We learn that the Houses of Parliament in London, during the upcoming renovation period, will be replaced by a silvery bubble shaped like an inflated peanut. Many millions of pounds is being thrown at the project of renovating the mid-Victorian building, which was designed and built with self-confidence, because after one hundred and fifty years of 'progress' we apparently cannot come up with anything better than a peanut.

Perhaps our modern civilisation is too plastic and limp-wristed and throwaway. In which case we should brazenly build something plastic and limp-wristed and throwaway which will mirror our own age – the great function of architecture. Then, after fifty years or so, we can throw it away and build something that will be the mirror for some future age. Let's find the confidence to be right – and the confidence to be wrong.

Stop wailing about cultural disaster and knock Notre Dame down.

Update 16.04.2019

He's not wrong:

The truth is though this isn’t a tragedy. There are no reports of loss of life as yet, near a miracle for a building of that size going up. It’s a sadness, certainly, it was and will be a magnificent building. But no, not a tragedy, let’s reserve that for more important matters…

A mischance, a sadness, certainly, but not a tragedy. Let’s reserve that word for the infant child shitting itself to death as the diarrhea induced by unclean water strikes. Something that happens half a million times a year. That is, something that happened at least a 100 times as this fire took that building. That is tragic.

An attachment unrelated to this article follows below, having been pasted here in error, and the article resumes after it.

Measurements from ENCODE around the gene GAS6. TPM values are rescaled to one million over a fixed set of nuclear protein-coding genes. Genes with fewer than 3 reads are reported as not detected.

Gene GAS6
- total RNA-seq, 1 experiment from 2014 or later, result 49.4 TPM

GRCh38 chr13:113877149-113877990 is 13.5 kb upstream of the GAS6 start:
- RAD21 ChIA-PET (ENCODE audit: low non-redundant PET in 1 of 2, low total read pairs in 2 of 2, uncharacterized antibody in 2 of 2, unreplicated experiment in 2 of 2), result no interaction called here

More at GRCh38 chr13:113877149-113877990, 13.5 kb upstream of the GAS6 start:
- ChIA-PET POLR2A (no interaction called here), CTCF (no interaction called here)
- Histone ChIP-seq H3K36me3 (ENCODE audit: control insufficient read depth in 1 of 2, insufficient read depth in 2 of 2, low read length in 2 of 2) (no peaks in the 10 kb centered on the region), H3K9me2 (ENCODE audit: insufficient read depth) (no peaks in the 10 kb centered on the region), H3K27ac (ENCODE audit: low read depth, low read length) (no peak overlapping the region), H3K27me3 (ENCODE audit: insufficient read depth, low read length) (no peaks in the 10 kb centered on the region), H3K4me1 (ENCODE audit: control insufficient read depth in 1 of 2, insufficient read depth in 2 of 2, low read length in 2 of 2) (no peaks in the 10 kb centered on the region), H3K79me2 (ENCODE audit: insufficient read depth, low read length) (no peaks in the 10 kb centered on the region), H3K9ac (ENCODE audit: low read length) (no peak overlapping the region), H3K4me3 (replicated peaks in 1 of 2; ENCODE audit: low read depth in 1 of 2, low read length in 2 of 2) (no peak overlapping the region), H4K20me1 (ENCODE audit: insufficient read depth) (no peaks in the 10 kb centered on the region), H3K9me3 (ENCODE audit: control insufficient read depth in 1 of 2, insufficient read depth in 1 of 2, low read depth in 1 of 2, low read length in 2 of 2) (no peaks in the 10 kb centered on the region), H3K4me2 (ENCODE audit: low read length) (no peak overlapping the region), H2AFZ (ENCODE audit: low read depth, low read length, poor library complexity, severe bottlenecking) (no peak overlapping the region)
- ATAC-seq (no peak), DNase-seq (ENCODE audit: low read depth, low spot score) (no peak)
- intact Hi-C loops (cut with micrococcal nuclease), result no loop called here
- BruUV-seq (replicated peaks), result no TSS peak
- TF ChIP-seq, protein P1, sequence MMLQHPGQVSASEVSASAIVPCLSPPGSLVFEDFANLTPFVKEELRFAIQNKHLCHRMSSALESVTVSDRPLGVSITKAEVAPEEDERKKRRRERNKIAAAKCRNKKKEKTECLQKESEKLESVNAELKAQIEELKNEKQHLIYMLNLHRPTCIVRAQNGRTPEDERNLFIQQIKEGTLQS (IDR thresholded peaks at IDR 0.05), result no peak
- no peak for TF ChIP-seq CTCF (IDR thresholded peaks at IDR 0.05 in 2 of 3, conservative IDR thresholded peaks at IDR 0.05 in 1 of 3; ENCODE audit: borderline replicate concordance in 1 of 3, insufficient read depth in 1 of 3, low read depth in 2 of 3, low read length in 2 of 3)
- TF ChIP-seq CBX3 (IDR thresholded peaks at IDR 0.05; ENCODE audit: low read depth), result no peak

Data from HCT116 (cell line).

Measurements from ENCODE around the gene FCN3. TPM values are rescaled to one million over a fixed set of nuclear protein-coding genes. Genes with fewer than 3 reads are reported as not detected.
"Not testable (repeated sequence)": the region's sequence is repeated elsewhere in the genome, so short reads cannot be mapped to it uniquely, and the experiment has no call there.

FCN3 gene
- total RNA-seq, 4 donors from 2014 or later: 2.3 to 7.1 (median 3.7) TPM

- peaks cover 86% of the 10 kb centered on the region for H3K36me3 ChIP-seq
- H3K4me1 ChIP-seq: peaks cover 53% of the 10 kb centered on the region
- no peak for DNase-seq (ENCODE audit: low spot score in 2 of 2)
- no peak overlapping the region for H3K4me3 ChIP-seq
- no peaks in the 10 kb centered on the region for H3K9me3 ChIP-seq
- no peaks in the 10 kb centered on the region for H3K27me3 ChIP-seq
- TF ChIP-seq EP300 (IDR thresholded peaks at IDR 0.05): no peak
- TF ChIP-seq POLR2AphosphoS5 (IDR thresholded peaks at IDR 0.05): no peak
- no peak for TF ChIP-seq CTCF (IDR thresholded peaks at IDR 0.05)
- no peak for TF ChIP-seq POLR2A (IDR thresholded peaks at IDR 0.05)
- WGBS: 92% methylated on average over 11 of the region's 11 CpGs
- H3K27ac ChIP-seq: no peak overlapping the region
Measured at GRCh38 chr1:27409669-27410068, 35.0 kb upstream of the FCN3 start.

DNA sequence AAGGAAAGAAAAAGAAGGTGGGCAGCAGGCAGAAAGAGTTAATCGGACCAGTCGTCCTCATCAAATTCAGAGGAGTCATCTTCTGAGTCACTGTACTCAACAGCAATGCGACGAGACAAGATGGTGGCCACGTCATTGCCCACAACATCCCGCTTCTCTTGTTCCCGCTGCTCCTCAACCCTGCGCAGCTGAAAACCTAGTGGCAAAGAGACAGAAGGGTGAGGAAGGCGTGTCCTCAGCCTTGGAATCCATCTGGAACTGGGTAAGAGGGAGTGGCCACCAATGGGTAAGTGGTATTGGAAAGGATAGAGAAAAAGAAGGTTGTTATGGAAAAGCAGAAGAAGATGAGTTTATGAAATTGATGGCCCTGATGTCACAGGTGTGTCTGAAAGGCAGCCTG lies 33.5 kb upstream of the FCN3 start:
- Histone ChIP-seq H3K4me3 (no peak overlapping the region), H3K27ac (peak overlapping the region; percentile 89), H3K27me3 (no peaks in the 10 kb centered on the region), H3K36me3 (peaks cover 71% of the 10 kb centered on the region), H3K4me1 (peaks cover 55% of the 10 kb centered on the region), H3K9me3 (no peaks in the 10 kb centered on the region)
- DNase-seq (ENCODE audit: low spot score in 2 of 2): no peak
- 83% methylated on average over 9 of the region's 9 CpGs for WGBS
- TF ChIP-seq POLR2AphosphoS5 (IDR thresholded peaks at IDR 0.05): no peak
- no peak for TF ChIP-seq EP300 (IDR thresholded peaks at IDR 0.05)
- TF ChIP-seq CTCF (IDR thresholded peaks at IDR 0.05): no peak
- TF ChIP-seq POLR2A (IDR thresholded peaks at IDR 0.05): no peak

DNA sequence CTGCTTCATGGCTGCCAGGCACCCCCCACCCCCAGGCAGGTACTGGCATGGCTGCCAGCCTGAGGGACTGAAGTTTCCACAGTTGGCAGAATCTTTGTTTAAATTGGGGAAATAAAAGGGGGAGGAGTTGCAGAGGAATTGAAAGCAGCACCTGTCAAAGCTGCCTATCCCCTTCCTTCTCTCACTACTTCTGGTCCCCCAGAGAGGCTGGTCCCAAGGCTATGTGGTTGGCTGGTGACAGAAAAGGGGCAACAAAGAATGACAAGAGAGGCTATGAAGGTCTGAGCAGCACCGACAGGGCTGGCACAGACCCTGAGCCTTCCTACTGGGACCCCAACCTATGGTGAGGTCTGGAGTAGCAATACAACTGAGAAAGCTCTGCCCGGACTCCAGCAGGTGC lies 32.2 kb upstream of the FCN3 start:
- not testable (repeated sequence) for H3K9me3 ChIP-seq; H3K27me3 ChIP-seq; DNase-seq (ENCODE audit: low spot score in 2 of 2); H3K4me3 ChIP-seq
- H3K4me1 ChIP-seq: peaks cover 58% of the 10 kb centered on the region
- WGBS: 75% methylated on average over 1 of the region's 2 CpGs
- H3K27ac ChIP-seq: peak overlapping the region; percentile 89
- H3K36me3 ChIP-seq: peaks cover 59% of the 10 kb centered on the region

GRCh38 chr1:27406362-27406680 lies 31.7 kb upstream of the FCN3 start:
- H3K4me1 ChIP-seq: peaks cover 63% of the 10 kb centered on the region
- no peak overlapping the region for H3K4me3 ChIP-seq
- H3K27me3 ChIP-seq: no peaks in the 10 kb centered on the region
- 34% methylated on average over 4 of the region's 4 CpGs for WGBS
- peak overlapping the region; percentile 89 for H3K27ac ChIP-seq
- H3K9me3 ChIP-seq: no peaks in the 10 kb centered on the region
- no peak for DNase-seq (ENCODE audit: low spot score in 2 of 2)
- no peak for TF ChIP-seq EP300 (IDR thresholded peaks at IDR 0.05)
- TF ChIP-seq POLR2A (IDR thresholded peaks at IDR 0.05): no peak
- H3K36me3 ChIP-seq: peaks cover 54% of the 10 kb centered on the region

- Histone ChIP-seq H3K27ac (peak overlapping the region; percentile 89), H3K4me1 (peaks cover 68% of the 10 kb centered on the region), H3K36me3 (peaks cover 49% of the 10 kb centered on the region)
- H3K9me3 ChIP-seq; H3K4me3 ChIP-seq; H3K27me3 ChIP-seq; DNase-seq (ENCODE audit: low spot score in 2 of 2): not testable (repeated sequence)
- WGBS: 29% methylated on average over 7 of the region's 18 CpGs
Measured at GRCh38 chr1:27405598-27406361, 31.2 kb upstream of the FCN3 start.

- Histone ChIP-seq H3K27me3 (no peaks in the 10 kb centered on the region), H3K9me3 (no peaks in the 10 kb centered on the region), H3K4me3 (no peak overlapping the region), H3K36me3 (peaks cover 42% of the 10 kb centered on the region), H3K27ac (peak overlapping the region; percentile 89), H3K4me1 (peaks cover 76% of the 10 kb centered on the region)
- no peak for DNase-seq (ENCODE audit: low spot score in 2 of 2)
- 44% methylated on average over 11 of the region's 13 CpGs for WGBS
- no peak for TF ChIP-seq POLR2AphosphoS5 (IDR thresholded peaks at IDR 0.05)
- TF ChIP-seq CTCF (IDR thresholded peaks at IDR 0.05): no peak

Tim Worstall, The Continental Telegraph.

Worstall, as a hard-headed economist, knows that there is always an opportunity cost, whether in the 12th century when you are building the thing or in the 21st century when you are rebuilding it.

Update 17.04.2019

We amateurs of the French political-economic nexus are nodding our heads sagely: 'Here we go again'.

Those unfamiliar with France need to know that M. le Président sits at the apex of a giant pyramid of pyramids, at the apexes of which sit other, lowlier beings – ministres, dirigeants, chefs d'entreprises etc., down to the lowliest maire. A switch is thrown, a lever pulled – and all the subordinate and subservient switches and levers clatter into position like relays. No one ascends this system unless they enjoy the favour and patronage of their respective apex.

French people grow up in this social model and find its existence perfectly normal. Foreigners find it disconcerting (at first – the wise soon wake up) to be invited to a meeting with their tax inspector so they can 'get to know each other'.

So it is amusing to observe the big beasts of the pyramids coming to the aid of their Président in his time of need. A few million here and there are just chump change in the context of future favours to be bestowed, contracts to be granted, a look-the-other-way nod to the inspecteur des impôts at the next review. Many of these businesses (such as Total) are already entirely or partly state-owned, so no further discussion is needed.

And you thought indulgences were bad: most of these 'gifts' will be highly tax deductible, which means that ultimately the citoyens and citoyennes of France will be stumping up to enhance the radiance of their current roi-soleil. Plus ça change, plus c'est la même chose!